The infant A.M., born at the Maternité on March 3, 1896, weighed 1750 grams: the first two days he lost weight, and fell to 1600 grams. He then slowly increased, and on March 15, the day he was transferred to our wards, he weighed 1660 grams. His number on the yearly register was 67. On March 23 he weighed 1750 grams. He had increased 80 grams in 8 days, an average of 10 grams per day. From March 23, besides the milk of the wet-nurse, he took a certain quantity of digested milk, 30, 60, 100, 140, 160, up to 190 grams per day. On May 14 he weighed 3050 grams. He had, therefore, increased 1300 grams in 50 days, a daily gain of 26.5 grams. On Fig. 38 the dotted line represents the curve from birth to the moment of admission to our wards; the intermediate line following describes the curve when nothing but human milk was being given; and the last line shows the infant's curve when the human milk was being supplemented by digested milk.
For these two infants, and also for the following, I have details showing the quantities of human and digested milk taken each day, the characters of the stools, and the daily oscillations in weight. I have give you only the rough outlines of their histories, so as to throw more prominently into relief the difference in the increase of weight between the periods during which they were given nothing but human milk, and those during which they received digested milk in addition.
The infant N. O. (No. 245), born on July 27 at the Clinique Tarnier, weighing 1700 grams, was brought, a month later, August 27, 1896, to the wards for weaklings; his weight was then 1560 grams. This infant presented multiple syphilitic lesions, coryza, enlarged liver and spleen, &c., so he was given large doses of mercury and potassium iodide. On October 20 he weighed 1850 grams: he had gained only 290 grams in 54 days, which is an average of 5.4 grams per day. From this date he took 70, 130, 160, 190, up to 210 grams of digested milk per day. On December 6 he weighed 2850 grams: he had increased 1000 grams in 47 days, that is 21.27 grams per day (Fig. 39). He was about to leave the hospital, apparently in excellent health, when he died suddenly. At the post-mortem examination the spleen was found to be enlarged, and the hepatic tissue to be almost completely replaced by gummata. This infant was tended carefully, and, in spite of being syphilitic, developed in a marvellous fashion. From the point of view of absorption of peptones this is an observation of great value.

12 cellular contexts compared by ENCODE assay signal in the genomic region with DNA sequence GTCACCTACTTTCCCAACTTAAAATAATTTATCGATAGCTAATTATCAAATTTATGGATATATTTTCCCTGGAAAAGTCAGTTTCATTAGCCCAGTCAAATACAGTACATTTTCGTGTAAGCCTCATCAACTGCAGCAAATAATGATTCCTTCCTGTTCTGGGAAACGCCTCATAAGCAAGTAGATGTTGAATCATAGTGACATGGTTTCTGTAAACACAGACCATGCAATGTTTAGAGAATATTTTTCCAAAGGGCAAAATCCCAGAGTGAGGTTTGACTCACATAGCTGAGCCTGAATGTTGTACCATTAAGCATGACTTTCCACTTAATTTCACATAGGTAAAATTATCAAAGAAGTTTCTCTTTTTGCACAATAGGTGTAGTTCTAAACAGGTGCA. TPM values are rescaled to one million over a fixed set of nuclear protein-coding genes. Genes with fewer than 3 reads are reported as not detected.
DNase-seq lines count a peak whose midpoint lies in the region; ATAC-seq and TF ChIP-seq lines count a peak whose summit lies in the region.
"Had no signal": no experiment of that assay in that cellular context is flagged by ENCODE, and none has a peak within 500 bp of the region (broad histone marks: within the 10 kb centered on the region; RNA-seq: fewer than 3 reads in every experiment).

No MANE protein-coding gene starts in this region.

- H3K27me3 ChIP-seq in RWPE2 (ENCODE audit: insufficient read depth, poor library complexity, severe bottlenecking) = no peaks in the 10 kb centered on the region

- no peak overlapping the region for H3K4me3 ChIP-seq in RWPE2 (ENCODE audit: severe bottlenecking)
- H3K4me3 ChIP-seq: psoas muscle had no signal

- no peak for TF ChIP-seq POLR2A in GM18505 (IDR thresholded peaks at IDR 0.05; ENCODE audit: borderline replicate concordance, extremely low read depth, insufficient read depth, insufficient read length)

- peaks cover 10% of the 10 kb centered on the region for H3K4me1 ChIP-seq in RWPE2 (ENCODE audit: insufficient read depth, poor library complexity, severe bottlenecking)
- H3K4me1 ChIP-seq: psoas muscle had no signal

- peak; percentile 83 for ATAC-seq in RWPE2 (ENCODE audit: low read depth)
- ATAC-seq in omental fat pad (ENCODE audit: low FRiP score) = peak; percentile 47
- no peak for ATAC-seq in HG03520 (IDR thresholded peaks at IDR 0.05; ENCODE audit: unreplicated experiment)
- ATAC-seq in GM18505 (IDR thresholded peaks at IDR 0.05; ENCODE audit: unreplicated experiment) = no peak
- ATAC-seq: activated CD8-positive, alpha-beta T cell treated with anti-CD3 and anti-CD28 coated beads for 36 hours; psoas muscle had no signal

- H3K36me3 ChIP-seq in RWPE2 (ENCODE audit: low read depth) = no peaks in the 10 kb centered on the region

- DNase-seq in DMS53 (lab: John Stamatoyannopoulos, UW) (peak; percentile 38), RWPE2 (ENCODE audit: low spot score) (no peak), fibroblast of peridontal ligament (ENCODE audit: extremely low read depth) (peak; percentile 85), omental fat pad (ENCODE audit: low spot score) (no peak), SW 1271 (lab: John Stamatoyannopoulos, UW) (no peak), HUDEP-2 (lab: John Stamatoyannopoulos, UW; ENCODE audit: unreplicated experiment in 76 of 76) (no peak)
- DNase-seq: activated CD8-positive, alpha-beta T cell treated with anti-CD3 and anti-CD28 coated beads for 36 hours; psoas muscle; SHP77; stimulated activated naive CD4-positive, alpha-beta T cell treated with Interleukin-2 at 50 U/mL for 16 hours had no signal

Further, you have just seen in the Clinique an infant who, after being fed at the breast or on cows' milk, always vomited and had diarrhoea. In this case we used digested milk (which, for brevity, we shall call "peptones") with entire success.
Born on November 24, 1898, at the Clinique Tarnier, Baby Lendr____ weighed 3800 grams, and when he left hospital on December 5 he weighed 3650 grams. The mother had not enough milk, so five bottles of sterilised milk, each containing 50 grams, were given daily. On December 9 he was still diminishing; his weight was only 3500 grams, so he received seven bottles of 50 grams. On December 16 he was 3700 grams, having increased 22.8 grams per day. In the next 14 days he added 290 grams, or about 21 grams per day; for on December 30 he weighed 3990 grams. On January 9 he reached 4020 grams, and on January 13, when he was brought to me with vomiting and diarrhoea, his weight was only 3800 grams. On January 16 he had lost 290 grams, and the digestive troubles had become worse. Having been admitted with his mother to hospital, he continued to lose weight, and fell to 3610 grams. Dieting and small doses of calomel and naphthol were followed by human milk and peptones, with the result that he very quickly recovered. He left hospital on February 8, weighing 4050 grams, and as the mother had not a drop of milk, the infant was given 350 grams of pure sterilised milk and peptones per day.